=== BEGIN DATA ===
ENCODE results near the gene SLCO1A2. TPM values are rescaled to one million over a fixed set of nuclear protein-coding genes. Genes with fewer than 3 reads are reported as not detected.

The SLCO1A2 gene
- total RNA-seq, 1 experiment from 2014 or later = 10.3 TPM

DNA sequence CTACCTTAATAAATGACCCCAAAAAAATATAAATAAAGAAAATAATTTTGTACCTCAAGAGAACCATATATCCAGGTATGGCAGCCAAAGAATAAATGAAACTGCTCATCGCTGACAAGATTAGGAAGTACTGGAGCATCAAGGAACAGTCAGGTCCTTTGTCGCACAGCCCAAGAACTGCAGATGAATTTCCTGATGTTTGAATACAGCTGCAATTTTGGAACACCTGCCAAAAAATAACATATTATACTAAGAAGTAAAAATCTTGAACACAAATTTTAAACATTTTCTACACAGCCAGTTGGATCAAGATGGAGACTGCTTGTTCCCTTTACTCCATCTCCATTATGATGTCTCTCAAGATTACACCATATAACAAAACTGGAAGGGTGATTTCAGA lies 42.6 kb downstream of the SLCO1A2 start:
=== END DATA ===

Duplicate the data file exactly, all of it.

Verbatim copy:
ENCODE results near the gene SLCO1A2. TPM values are rescaled to one million over a fixed set of nuclear protein-coding genes. Genes with fewer than 3 reads are reported as not detected.

The SLCO1A2 gene
- total RNA-seq, 1 experiment from 2014 or later = 10.3 TPM

DNA sequence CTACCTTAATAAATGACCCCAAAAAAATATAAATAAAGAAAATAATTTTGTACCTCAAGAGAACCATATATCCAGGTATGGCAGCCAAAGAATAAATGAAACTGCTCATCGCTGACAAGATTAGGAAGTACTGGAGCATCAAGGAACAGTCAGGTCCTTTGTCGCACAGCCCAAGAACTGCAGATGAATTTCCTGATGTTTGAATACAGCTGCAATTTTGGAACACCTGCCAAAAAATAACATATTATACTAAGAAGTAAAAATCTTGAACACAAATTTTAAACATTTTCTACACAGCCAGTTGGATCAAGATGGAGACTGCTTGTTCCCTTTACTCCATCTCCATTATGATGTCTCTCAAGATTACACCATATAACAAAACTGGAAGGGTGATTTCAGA lies 42.6 kb downstream of the SLCO1A2 start: